notes_13 - Seminar presentation on Knowledge and Its Limits...

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Seminar presentation on Knowledge and Its Limits. Prof. Sherri Roush and Prof. Branden Fitelson Berislav Maruši ć December 6, 2006 On Skepticism and the Self-Knowledge Rule Tomorrow I’ll be presenting the paper “The Self-Knowledge Gambit.” To make sure that what we talk about today is sufficiently different from what I will discuss tomorrow in the practice jobtalk, I would like to first talk about the philosophical motivations for the Self-Knowledge Rule. Then I will tell you what my main claims are. Then I will give you my main arguments—though you’ll hear more about them tomorrow. Finally, I would like to discuss some worries about my account. I’d be very grateful for suggestions about what to say, and for an assessment of how pressing these worries are. 1. Philosophical Motivations An opinionated view of the philosophical background (something I can’t defend here): a) Externalism in the philosophy of mind is correct. b) Externalism in epistemology is correct. Nonetheless skepticism is defensible! Usually skepticism is associated with internalism, in at least one of these senses. Yet I think that a skeptic can do without such an assumption. I understand a) and b) in terms of the following theses: (I won’t defend this either.) A) Our evidence is different in the good case and the bad case. That’s why, from a failure of knowledge in the bad case, we cannot infer that we lack knowledge in the good case. Because I fail to know that I am dreaming, while dreaming, I don’t fail to know that I am not dreaming, while not dreaming. I think that this could be made out to follow from a view about externalism in the philosophy of mind. Since the experiential states are different in the good case and the bad case, the evidential states are different in the good case and the bad case. That’s why, when one is in the bad case, one cannot distinguish them from the good case. B) The KK-principle is false. KK-Principle: Necessarily, if S knows p , S knows that she knows p . I think that this is the basic epistemological externalist commitment. There are forms of epistemological internalism that do without it, but then they either give up the spirit of internalism, even if not the letter, or they don’t disavow commitment to this principle after all. —This is not something I can argue for, though. So—how are we to get a doubly externalist skepticism? It’s useful to consider Branden’s analogy from the discussion of Williamson on skepticism:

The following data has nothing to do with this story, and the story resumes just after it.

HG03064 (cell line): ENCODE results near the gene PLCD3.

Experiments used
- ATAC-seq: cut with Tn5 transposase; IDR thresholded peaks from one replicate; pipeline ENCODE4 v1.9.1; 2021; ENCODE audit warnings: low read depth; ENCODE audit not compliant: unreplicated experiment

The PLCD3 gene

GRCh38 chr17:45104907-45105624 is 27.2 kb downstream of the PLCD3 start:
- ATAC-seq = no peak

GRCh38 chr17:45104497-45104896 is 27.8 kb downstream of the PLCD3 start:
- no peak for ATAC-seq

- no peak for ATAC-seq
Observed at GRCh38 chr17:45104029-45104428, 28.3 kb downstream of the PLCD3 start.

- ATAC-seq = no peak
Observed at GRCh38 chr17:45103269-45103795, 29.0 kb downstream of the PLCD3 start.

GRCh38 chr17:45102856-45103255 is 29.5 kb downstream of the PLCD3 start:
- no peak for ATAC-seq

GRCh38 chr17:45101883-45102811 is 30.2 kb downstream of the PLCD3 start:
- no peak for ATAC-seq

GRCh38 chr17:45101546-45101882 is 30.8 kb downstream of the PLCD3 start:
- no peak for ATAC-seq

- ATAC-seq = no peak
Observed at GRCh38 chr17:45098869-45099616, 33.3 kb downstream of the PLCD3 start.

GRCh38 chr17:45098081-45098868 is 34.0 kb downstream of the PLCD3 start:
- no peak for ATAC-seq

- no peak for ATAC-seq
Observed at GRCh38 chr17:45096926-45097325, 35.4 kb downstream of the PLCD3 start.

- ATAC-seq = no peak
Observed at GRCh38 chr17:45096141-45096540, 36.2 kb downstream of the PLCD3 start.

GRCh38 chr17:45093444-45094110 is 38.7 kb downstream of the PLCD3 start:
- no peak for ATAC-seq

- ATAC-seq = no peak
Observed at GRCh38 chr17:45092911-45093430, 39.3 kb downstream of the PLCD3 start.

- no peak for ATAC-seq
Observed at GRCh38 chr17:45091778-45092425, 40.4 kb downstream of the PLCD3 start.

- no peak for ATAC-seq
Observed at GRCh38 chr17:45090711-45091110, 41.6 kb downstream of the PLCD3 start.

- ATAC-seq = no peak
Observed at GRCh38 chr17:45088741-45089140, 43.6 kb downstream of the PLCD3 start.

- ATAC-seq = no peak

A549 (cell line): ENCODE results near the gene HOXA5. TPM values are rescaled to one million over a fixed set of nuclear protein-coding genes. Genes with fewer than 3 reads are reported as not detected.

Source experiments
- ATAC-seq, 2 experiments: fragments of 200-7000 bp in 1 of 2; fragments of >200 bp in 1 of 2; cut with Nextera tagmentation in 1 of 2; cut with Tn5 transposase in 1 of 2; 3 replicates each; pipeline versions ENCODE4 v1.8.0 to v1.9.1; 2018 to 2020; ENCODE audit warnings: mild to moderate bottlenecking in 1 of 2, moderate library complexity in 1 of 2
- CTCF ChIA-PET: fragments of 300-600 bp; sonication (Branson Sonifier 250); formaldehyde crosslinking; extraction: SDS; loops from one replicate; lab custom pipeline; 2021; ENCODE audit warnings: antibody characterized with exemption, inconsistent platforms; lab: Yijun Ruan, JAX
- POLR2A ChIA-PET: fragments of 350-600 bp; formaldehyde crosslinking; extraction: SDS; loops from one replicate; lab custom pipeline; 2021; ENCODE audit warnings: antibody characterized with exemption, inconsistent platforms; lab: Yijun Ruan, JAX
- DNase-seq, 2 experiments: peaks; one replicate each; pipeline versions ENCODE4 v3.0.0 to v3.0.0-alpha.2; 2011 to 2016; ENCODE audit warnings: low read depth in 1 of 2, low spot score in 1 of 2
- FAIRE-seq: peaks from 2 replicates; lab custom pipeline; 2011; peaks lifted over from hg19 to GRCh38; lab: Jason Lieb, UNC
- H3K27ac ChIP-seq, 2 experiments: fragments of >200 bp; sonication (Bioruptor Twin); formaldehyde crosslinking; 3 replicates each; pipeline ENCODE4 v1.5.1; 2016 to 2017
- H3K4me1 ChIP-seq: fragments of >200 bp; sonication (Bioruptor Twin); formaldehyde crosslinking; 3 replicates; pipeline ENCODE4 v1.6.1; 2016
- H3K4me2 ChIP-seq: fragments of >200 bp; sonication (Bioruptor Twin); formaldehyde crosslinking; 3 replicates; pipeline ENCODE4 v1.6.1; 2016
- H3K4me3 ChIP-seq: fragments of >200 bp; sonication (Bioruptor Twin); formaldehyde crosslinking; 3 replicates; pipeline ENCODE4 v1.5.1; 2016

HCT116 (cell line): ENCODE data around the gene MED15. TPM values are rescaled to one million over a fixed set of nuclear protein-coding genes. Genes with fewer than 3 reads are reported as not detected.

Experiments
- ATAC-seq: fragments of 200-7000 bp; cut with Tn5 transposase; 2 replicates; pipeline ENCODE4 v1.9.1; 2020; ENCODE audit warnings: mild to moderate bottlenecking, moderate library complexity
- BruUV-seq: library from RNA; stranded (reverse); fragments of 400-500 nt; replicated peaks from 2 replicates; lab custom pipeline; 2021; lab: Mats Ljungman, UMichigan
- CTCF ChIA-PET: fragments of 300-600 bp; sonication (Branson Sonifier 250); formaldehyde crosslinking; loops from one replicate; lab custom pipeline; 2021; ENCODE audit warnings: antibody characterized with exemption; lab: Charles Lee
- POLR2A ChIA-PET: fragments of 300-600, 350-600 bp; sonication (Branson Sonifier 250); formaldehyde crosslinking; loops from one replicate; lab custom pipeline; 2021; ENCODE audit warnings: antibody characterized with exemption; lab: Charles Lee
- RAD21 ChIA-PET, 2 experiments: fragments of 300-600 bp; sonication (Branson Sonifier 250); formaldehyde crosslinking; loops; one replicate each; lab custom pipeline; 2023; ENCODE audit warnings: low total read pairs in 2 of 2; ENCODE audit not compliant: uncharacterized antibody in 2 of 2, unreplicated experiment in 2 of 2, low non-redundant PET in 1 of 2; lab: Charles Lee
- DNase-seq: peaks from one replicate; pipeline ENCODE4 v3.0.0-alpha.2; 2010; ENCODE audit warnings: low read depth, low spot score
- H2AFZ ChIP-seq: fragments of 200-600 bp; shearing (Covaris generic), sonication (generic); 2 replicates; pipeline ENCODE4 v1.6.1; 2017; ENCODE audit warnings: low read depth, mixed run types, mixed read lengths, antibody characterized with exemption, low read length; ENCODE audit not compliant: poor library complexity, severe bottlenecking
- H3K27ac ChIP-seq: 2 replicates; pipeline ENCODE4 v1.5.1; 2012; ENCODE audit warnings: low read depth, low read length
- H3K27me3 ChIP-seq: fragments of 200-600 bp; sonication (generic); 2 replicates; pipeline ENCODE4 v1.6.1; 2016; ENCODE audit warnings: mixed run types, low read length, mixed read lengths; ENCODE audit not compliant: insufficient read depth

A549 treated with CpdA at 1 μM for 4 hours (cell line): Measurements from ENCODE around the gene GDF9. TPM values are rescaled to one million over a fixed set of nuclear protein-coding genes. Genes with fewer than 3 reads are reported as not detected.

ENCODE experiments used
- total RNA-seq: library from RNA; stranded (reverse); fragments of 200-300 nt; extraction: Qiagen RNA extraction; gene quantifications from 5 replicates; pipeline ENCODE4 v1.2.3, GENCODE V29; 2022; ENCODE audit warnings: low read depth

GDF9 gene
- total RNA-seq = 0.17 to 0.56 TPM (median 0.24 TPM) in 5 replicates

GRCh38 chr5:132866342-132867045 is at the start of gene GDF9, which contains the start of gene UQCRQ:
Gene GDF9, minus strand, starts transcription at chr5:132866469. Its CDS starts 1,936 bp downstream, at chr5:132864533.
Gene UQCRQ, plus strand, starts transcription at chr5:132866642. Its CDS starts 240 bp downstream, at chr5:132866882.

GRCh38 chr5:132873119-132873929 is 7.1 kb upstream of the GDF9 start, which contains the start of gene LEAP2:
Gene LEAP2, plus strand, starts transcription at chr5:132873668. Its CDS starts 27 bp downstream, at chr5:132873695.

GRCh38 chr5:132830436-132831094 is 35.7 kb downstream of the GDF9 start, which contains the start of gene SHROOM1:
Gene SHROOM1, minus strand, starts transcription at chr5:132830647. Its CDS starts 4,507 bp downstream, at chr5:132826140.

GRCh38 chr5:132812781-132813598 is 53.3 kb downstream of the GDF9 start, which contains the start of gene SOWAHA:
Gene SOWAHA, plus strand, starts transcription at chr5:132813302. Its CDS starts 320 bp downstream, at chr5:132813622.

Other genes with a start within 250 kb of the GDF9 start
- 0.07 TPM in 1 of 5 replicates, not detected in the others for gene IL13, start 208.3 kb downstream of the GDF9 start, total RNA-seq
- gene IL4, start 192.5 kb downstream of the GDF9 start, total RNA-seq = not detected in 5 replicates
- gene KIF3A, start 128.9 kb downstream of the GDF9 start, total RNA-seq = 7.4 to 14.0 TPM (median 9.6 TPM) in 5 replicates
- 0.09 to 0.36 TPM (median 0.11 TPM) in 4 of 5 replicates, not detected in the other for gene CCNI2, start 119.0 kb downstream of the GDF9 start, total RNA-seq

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“Let’s say you’re someone who values money for its instrumental power. You like having money only to the extent that it will actually do things for you. If it’s just sitting in the bank, never to be used, then (we shall say) it has no cash value for you. As it turns out, unbeknownst to you , you “possess” lots of money. Some benefactor has placed a large sum of money in an account that (legally) you own. But, the catch is that he didn’t tell you anything about this, and you will never find out about it. Are you rich? Well,
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This note was uploaded on 08/01/2008 for the course PHIL 290 taught by Professor Fitelson during the Fall '06 term at Berkeley.

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notes_13 - Seminar presentation on Knowledge and Its Limits...

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